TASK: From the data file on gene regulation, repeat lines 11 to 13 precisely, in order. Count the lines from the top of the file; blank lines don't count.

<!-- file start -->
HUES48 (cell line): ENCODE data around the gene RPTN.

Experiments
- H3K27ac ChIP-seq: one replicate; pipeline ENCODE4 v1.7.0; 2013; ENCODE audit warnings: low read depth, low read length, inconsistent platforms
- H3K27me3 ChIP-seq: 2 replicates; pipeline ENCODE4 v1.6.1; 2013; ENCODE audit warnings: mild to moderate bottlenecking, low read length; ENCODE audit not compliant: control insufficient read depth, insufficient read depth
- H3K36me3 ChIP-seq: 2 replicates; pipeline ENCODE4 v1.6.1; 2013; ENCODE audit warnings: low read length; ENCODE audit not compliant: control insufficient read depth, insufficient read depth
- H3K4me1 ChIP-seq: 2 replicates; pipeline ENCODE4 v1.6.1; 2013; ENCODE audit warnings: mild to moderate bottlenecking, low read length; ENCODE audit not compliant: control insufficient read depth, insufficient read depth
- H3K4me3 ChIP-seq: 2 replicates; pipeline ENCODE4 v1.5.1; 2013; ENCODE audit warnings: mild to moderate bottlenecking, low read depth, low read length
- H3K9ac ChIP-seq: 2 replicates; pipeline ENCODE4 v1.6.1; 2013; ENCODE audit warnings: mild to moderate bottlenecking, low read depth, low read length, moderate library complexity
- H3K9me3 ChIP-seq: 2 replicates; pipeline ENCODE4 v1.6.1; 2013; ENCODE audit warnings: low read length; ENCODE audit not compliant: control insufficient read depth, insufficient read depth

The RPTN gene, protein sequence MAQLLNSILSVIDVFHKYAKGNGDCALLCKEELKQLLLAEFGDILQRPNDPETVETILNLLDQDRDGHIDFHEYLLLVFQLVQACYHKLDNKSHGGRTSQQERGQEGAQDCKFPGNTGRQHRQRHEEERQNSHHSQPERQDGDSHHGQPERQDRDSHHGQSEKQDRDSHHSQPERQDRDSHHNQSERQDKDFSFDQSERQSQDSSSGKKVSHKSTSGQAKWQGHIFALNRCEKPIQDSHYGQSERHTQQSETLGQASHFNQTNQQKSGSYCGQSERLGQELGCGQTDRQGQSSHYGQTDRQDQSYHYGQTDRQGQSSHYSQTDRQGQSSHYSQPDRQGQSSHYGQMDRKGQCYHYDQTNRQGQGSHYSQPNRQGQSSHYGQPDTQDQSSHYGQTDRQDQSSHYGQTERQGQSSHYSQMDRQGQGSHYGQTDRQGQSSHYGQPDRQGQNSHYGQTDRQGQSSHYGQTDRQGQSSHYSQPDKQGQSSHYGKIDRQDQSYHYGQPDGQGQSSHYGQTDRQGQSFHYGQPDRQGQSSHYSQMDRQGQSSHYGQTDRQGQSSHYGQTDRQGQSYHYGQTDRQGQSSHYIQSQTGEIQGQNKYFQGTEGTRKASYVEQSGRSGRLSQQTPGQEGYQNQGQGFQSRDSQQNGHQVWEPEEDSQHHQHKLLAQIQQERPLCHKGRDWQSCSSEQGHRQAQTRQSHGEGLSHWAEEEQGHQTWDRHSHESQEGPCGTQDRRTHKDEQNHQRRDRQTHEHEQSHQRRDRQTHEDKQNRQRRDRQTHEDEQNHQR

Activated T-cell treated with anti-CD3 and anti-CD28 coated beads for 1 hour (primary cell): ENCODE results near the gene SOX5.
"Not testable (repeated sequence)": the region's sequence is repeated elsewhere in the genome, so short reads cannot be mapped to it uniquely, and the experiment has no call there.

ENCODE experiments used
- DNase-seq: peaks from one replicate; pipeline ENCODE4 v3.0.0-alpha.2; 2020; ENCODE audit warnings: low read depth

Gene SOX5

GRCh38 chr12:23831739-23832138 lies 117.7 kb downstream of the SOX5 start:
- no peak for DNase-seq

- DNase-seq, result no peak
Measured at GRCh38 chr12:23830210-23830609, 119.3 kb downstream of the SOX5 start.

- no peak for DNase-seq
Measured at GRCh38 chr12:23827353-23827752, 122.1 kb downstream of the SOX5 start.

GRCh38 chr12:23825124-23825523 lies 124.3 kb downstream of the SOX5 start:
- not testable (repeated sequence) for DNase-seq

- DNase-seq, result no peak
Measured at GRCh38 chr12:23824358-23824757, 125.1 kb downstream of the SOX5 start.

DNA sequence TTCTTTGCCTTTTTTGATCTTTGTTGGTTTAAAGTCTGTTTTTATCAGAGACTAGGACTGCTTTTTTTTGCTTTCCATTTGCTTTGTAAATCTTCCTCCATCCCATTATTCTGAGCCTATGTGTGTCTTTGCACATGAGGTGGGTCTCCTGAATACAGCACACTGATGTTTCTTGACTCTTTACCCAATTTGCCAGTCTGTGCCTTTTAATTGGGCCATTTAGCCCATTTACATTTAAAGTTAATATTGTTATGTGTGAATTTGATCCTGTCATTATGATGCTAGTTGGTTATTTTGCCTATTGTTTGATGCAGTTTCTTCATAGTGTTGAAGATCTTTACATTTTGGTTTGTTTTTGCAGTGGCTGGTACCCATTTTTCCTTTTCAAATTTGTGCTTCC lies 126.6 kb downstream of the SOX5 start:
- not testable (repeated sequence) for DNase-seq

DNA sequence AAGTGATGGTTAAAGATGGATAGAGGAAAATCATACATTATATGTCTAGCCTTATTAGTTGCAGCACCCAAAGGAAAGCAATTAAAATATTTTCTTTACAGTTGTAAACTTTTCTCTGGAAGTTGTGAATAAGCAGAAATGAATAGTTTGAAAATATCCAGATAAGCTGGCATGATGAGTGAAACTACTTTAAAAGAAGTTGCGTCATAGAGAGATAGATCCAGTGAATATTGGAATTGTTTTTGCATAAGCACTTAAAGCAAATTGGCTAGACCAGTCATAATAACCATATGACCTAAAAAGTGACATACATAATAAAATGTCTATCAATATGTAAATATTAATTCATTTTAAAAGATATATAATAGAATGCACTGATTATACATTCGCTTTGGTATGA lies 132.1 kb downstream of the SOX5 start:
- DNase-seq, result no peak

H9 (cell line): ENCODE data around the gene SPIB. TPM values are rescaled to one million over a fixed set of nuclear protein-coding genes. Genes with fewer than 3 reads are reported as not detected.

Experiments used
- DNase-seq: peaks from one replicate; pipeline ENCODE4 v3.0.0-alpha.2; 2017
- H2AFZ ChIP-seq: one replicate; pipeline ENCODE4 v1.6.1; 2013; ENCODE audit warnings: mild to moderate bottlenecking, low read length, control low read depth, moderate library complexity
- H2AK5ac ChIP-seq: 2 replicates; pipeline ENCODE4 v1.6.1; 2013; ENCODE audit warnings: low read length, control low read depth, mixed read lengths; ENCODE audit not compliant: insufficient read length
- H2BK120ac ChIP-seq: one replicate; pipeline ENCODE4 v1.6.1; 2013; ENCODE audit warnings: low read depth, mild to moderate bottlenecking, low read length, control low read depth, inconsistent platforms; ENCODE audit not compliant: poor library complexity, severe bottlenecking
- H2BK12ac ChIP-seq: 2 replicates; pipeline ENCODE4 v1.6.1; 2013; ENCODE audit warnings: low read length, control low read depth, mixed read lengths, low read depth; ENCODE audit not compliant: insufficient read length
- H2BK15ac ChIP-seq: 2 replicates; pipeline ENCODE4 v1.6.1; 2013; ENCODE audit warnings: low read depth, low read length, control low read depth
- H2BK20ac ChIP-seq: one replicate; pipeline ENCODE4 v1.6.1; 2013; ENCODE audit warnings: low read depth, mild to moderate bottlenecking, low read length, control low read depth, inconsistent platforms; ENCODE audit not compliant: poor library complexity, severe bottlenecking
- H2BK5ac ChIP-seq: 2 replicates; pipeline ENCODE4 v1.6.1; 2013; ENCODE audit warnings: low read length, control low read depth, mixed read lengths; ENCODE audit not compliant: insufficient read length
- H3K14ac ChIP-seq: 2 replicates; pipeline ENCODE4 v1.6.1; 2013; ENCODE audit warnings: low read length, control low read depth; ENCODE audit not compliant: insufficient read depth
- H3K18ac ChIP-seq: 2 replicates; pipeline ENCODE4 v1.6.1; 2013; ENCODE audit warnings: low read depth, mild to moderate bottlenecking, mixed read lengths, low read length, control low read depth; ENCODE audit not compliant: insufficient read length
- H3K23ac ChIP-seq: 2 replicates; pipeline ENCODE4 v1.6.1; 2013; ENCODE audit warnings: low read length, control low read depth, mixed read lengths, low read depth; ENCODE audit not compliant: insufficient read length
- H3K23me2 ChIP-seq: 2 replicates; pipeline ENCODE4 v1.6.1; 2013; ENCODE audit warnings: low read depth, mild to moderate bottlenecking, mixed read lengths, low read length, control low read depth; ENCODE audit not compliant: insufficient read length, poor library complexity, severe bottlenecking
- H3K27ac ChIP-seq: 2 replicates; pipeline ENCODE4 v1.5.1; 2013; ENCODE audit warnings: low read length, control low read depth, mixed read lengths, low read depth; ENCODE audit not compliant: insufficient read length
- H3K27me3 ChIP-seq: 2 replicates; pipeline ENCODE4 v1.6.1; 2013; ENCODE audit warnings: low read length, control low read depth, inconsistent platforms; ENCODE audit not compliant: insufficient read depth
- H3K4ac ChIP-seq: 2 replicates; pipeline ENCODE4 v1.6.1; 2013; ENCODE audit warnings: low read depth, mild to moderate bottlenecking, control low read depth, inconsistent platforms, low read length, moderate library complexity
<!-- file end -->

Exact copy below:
Activated T-cell treated with anti-CD3 and anti-CD28 coated beads for 1 hour (primary cell): ENCODE results near the gene SOX5.
"Not testable (repeated sequence)": the region's sequence is repeated elsewhere in the genome, so short reads cannot be mapped to it uniquely, and the experiment has no call there.

ENCODE experiments used